Shadow Contact Map
A contact map is an important component of a structure-based model. It is a symmetric matrix that encodes the tertiary structure of the molecule by defining the interactions that stabilize the native state. A common method of choosing these interactions is to choose a cut-off distance and define all atoms within the cut-off distance in the native state as the stabilizing interactions. The cut-off distance needs to be long enough to include all relevant short range interactions, for proteins ~6Å should be sufficient. With a cut-off definition for contacts, in order to include the contacts between 5-6Å, several "unphysical" contacts will be introduced. The unphysical contacts being those that are acting through another atom. To avoid this situation we introduce the Shadow contact map (SCM).
The SCM algorithm is described in the above figure. It is a cut-off contact map with a screening term S introduced. All atoms are given a radius S. To determine the atoms contacting atom i, all atoms within a cutoff distance C of atom i are considered possible contacts. Those contacts which have an intervening atom are considered screened out and are discarded. The algorithm is simply stated: a light source is located at the center of atom i, any atoms within C which have no shadow cast upon them are considered contacts. One can change S to scale the amount of shadowing. S=1Å works well with proteins. The figure below highlights SCM in action. The upper figure shows an RNA double helix. With a cut-off of 4Å the blue atom is in contact with the orange and green atoms. With a shadowing radius of 1Å, only the green atoms are in contact with the blue. The lower figure shows the interior of chymotrypsin inhibitor 2 (PDB code 2CI2). The blue atoms are contacting with a 4Å cut-off map, but with S>0.5Å the orange atom shadows and throws out the contact.
Details are described in the following reference:
Noel JK, Whitford PC, Onuchic JN. (2012) "The shadow map: A general contact definition for capturing the dynamics of biomolecular folding and function" J. Phys. Chem. B DOI:10.1021/jp300852d
Shadow (SCM.jar) softwareCompiled Bytecode: Download JAR current version 1.31
User Manual: PDF
- Version 1.0: Original Release
- 1.1: Added option "--multiple [integer]" to read in several .gro at once.
- 1.11: Fixed bug that caused the Z component to lose one digit of precision.
- 1.12: Shadow gives a shadowing radius of 0.5A to all atoms connected by bonds. Changed the definition of bonds to mean only those atoms specified under "[ bonds ]" and not the connections under "[ dihedrals ]."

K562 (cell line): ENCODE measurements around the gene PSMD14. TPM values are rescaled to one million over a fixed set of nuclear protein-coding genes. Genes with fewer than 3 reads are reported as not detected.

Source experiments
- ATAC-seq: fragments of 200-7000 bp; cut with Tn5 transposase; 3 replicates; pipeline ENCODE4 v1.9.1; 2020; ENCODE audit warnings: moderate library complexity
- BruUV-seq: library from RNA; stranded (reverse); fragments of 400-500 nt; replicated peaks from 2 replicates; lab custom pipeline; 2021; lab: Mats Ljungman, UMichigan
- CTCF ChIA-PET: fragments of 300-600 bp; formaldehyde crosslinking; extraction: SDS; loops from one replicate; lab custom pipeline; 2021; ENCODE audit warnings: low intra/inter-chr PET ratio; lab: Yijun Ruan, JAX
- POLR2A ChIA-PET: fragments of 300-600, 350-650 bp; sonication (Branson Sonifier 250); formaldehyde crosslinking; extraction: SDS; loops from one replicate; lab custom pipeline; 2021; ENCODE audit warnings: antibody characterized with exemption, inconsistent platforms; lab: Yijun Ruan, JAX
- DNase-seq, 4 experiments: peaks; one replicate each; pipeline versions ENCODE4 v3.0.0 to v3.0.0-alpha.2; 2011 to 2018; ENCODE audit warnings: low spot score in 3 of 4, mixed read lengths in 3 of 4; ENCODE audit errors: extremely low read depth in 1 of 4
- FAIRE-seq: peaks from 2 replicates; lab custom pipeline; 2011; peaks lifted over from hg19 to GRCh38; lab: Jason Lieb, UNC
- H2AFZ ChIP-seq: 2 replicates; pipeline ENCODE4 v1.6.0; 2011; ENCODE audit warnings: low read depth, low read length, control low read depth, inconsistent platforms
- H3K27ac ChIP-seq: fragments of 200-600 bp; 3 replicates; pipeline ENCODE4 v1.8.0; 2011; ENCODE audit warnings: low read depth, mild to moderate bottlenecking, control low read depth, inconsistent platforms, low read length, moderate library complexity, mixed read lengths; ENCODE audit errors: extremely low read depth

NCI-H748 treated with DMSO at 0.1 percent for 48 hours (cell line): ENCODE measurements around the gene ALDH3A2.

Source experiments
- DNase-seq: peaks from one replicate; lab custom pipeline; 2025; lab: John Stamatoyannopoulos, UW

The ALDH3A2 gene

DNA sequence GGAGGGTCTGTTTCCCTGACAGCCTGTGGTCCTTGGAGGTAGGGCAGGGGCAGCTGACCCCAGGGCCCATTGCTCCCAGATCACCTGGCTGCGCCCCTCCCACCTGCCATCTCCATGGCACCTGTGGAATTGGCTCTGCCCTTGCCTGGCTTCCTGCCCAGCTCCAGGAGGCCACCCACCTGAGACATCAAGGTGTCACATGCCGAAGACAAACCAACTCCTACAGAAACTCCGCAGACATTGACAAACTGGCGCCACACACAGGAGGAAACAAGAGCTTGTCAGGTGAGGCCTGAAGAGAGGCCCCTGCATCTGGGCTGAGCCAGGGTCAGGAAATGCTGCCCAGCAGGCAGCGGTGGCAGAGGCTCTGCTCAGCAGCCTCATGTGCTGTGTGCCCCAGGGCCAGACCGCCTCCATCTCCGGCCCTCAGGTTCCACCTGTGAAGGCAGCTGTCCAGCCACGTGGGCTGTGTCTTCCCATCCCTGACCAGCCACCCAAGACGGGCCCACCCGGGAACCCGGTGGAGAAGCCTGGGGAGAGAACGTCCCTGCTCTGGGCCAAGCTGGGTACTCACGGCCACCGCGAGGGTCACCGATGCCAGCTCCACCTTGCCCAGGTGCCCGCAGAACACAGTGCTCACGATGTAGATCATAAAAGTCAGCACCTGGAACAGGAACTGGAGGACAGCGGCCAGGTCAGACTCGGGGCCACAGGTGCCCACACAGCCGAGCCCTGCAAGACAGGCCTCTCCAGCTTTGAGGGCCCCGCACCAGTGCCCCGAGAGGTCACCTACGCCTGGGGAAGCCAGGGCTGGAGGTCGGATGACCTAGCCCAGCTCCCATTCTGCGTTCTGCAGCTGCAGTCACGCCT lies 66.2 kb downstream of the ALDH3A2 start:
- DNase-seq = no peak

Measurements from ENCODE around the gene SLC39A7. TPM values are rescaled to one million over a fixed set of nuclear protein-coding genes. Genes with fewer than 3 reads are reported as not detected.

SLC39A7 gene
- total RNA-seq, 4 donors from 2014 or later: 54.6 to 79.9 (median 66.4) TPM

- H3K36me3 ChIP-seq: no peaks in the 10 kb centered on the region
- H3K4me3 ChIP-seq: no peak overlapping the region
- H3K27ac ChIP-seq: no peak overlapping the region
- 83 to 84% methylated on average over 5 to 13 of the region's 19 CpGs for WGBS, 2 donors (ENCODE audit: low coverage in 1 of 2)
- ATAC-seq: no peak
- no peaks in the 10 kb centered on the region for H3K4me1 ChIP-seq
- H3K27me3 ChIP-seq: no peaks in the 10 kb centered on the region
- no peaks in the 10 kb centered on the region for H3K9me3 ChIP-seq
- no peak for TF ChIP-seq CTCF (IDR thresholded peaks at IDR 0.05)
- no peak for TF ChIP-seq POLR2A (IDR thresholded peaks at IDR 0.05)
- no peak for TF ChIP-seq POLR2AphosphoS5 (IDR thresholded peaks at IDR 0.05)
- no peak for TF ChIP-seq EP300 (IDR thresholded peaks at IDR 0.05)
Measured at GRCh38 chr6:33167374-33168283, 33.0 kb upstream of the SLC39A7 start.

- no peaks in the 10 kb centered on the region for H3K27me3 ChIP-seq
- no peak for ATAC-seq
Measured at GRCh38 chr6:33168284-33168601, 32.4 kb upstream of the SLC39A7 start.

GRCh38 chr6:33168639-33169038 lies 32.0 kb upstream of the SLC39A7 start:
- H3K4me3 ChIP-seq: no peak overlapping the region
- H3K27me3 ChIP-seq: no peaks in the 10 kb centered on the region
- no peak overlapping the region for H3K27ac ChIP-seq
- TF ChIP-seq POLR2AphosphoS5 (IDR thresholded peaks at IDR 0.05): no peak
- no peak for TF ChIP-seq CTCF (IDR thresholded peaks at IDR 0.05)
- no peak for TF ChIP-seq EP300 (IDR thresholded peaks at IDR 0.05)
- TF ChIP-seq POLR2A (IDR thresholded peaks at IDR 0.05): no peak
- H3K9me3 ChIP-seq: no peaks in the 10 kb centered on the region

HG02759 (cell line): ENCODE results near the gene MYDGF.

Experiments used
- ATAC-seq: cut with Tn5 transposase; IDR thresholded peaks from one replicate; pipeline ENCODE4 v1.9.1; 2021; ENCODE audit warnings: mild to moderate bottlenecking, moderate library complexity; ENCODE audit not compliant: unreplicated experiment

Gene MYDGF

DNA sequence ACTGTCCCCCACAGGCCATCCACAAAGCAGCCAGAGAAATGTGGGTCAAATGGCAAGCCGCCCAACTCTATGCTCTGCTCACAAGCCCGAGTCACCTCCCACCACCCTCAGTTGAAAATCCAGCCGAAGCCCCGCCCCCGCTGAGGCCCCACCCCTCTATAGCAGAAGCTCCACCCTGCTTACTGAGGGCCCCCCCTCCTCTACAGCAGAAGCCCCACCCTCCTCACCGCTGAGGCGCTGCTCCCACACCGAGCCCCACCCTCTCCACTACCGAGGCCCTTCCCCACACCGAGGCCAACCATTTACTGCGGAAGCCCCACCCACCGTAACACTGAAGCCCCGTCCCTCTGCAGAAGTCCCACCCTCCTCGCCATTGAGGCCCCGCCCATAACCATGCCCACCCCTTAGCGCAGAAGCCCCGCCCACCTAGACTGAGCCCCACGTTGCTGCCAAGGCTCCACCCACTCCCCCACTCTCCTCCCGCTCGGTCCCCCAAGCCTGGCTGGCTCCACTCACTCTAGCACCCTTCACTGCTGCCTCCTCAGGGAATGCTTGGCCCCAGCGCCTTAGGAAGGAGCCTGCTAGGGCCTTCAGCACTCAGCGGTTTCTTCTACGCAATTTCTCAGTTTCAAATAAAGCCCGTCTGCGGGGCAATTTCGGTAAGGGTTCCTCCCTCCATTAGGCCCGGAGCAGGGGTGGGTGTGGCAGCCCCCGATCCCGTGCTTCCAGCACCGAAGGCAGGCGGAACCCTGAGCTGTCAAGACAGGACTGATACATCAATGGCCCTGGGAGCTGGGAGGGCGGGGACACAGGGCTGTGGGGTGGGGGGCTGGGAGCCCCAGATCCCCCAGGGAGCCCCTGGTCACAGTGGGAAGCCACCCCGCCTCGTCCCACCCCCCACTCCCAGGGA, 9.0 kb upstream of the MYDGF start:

- 1.20: Added feature to reindex the contacts to start each chain at atom 1, residue 1. This is useful for systems that have more than 99999 atoms or 99999 residues since the PDB format cannot handle more than this. Enable with "--reindex." Also removed the unnecessary reading of dihedrals from the topology resulting in a speed increase and reduced memory footprint.
- 1.21: Added more output information to standard out dump, such as the total excluded volume.
- 1.22: --distance works correctly for AACA and CA graining as well.
- 1.23: Added explicit left justification to the 3rd PDB column output as Windows and Unix/MacOS default differently.
- 1.24: Added support for
TER). Treats the spliced residues as a different chain, i.e. the deltas are not enforced. As before, no contacts if connected by bonds or dihedrals. Also fixed a bug that used shadowing size 1 even if you set "
-m shadow -s 0". It now acts sanely and uses shadowing size 0 with that switch.
- 1.25: Added option
-og,--outputGausswhich specifies a filename to dump [ pairs ] formatted for Gaussian type contacts available in the SBM extension for Gromacs.
- 1.26: Added an error if a residue is missing a Calpha atom and option "--coarse CA" is requested. Also included atom type " ZN ".
- 1.27: Included atom types " NG " and " CH3", and protein residue types DBZ and ACE. ACE is an acetyl group, and only makes sense as a stand-alone residue at the terminals.
- 1.31 Bug fix regarding the use of BMG and Shadow. Shadow treated a BMG type 6 bond (used to constrain the ion) as a chemical bond, thus discarding native BMG contacts at an intermediate stage of generating the SBM Hamiltonian. Shadow now disregards type 6 bonds and BMG contacts are now correct. Also now compiled with Java7.
- 1.32 Added option
-bif <bif_file>which will read a SMOG 2 .bif and pick out residues with
type=aminoand call them protein for the purposes of
-pd. All other residues are treated as type LIGAND and therefore have no residue delta between contacts. Also added various code for SMOG2 compatibility.
- None known, dare you to find one...
HOW SCM WORKS:
- Determines which atoms are in contact using the following algorithm:
- Checks if two atoms are within cutoff (-c) angstroms.
- Checks if two atoms are greater than the specified number of residues apart or in separate chains.
- If so then checks to see if any atoms are between the two. This is determined by putting a light bulb at the center of each of the atoms and seeing if any of the other atoms cast a shadow on the potential contacting atom. If so then the contact is thrown out.
- The size of the atoms is determined by size (-s).
potentially shadowing atom is given a size of 0.5 angstrom when it is
bonded to the shadowee. This is because the C-C bond length
angstrom and bonded neighbors should not shadow.